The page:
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Popular University urban legends debunked

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Posted: Thursday, September 22, 2011 12:00 am | Updated: 11:27 am, Thu Oct 18, 2012.

It’s 5:34 a.m. The only light in your dorm room comes from your 16-inch laptop, tabs opened to Compass and Facebook.

Sleeping 12 feet away from you is your roommate who hasn’t opened his books all year, not that he really needs to. How hard is Public Speaking, anyway? The ambiance of the situation begs a single question: “Should I kill that guy?”

It’s a campus-wide belief that if a student dies in the dorms, their roommate automatically receives straight-A’s for the semester, no questions asked. But are these urban legends true? Unfortunately for premeditative murderers attending the University, the majority of these myths don’t extend past fables.

For the record, it is not true that students receive straight-A’s if their roommate dies. No one really knows where these myths came from, which is half the fun of telling them. They’ve been circulating campus for what seems like forever, waiting for incoming students to pass them along.

The Daily Illini set out to determine once and for all whether these myths are true.

*Trespassing upon the Morrow Plots is grounds for expulsion from the University*

Every student that receives a campus tour with an Illinois Student Admissions Representative (I-Star), aka tour guide, is told the story of the Morrow Plots.

Created in 1876, the plots are the oldest continually used experimental agricultural fields in the United States and second oldest in the world. When the University chose to put a library next door, it was built underground to avoid blocking the crops from the sun.

What students might not know about the Morrow Plots relates to the last piece of information often provided by the tour guides — that if a student trespasses upon them they will be expelled from the University.

Tess Mody, junior in LAS, is an I-Star and said every guide receives their information from a tour guide manual containing different facts about the University. Bolded facts are required to be told on every tour, while other snippets of information are told when there’s extra time.

“‘It’s rumored that if you go through the Morrow Plots you actually get expelled from the University’ is what I usually say,” Mody said. “It doesn’t say it’s a fact in the guide manual but it’s always fun to mention. People always gasp when I mention that.”

According to Section 1 302.m of the University’s Rules of Conduct: “Students enrolling in the University assume an obligation to conduct themselves in a manner compatible with the University’s function as an educational institution and suitable to members of the academic community. Conduct for which students are subject to discipline includes, but is not limited to, the following: Unauthorized entry to or use of University, public, or private premises.”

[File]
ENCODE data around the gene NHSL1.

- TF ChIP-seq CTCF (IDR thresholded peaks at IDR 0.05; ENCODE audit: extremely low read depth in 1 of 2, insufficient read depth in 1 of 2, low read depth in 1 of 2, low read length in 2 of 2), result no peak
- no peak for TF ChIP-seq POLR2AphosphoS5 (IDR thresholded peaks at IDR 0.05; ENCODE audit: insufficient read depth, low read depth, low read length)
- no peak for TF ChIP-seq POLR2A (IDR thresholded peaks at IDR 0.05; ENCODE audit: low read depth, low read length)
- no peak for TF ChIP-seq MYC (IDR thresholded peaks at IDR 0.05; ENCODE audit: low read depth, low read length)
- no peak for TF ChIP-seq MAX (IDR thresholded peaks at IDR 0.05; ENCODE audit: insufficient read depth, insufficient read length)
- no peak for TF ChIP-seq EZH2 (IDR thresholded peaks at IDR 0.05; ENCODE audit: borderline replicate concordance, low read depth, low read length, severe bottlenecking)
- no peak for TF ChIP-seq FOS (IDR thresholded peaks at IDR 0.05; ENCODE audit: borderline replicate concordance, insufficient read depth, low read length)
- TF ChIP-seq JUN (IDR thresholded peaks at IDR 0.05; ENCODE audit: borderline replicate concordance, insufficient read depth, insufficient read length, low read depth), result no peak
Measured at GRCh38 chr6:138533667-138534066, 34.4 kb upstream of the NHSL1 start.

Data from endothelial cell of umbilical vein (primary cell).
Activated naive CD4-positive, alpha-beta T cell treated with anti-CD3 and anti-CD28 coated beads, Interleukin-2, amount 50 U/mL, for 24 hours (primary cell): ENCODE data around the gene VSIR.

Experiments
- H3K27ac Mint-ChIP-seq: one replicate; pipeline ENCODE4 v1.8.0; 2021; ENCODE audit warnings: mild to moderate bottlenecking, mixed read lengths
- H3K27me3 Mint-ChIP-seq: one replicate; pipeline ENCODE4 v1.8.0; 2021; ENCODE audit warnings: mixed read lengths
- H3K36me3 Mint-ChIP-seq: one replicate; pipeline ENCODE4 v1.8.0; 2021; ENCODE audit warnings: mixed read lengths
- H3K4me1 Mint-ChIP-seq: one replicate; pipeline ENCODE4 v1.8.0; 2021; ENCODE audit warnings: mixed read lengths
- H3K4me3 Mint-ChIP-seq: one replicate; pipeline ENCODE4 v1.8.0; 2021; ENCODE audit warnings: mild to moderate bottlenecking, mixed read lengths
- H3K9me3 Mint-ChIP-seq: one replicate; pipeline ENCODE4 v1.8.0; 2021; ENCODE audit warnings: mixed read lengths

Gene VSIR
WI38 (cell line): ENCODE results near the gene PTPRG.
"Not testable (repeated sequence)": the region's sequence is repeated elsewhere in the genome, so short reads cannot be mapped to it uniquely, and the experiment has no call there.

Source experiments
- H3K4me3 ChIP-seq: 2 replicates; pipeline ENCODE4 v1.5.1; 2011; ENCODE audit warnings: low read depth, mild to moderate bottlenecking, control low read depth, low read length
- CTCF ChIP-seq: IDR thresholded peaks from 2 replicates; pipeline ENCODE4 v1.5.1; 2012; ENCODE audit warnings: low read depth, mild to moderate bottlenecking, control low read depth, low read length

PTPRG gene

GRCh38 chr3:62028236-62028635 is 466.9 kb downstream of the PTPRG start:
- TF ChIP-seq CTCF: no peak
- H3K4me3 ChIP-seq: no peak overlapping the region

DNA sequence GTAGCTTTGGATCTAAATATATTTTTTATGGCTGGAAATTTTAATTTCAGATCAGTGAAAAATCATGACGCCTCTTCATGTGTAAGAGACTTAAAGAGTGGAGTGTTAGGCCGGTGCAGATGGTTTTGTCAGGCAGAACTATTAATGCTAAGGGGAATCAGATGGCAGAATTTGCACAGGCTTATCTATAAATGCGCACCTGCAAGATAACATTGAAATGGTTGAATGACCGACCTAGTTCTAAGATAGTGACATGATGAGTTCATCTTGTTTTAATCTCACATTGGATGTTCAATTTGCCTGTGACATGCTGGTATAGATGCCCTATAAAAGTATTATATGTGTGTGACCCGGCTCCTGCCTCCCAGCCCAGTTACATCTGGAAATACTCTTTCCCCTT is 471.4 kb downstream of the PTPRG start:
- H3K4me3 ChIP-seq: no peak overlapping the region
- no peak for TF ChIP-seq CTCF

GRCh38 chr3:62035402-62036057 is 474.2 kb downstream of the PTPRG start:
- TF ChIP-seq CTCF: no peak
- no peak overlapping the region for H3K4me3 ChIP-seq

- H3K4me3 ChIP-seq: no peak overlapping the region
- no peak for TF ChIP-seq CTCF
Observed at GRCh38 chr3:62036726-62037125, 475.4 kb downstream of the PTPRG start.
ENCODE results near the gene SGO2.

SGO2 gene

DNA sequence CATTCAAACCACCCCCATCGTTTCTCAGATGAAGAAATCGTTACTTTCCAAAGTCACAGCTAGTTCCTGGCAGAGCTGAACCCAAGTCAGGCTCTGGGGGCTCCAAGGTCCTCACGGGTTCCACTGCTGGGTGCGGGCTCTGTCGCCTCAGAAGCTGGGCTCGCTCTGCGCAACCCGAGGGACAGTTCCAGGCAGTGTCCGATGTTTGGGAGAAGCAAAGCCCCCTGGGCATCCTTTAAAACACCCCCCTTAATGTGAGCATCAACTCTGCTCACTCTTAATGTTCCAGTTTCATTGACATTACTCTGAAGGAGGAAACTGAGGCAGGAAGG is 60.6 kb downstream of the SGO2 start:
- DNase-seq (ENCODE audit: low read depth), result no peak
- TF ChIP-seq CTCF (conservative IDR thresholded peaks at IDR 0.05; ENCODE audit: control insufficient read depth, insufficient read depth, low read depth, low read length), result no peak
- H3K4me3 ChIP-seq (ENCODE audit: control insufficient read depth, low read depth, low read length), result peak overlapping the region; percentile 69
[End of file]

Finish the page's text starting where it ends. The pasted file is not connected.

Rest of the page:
In English, you may not be expelled, but you will definitely get in big trouble.

*If a professor is 10 minutes late for class, students can leave early*

While it is an unwritten rule that if the person in charge of teaching a class is 10 minutes late, students can leave without repercussion, is it physically written somewhere as well?

Section 1-501. a of the Rules of Conduct states, “Regular class attendance is expected of all students at the University,” while according to Section 1-501.b: “Instructors are strongly encouraged to make a course syllabus available to all students prior to the deadline for an undergraduate student to add a course ... A syllabus also should include the instructor’s attendance policy, if any.”

Elyse Vigiletti is a teacher’s assistant for Rhetoric 105 and English 200 and said she would expect her students to stay if she arrived 10 minutes late but wouldn’t penalize them if they did otherwise.

“I probably wouldn’t penalize them beyond them just not being in class,” Vigiletti said. “I know it’s an urban legend and I would try to be understanding.”

Janet Keller, former anthropology professor and current associate dean in the graduate college, said there would be no repercussions if her students left.

“I’m not sure that they would stay,” she said. “I have heard the urban legend and would expect that they might be able to leave after 10 minutes, so I would expect to be timely whenever I could.”

*There is a supercomputer in the basement in the Foreign Language Building*

It was once believed that the reason why the FLB was built as an upside-down pyramid is because there was a secret government computer located in the basement of the building that Russians were trying to destroy. If the building was ever bombed, it would collapse around the computer and not on top of it.

“I used to say this one a year ago on my tours, but we were actually told by our supervisors that it’s completely false and we shouldn’t talk about it,” Mody said.

The building is currently under construction; whether the construction workers are avoiding that area cannot be confirmed nor denied.

*There is a ghost in the basement of the English Building*

The English building used to be a girl’s dormitory with a pool in the basement. Legend has it that a girl drowned in that pool, and her ghost now wanders the entire building. Students and teachers alike have claimed to see the ghost, though the pool has been replaced with a computer lab.

“Everyone knows about it. Every year Halloween they bring in a ghost hunter, but they’ve never found it,” Mody said.

*Other Myths*

According to University spokeswoman Robin Kaler, the rumor that a student hit by an MTD bus (and lives) will receive free tuition is also not true. So, jumping in front of a slow moving bus may not be the best idea.

Just FYI.

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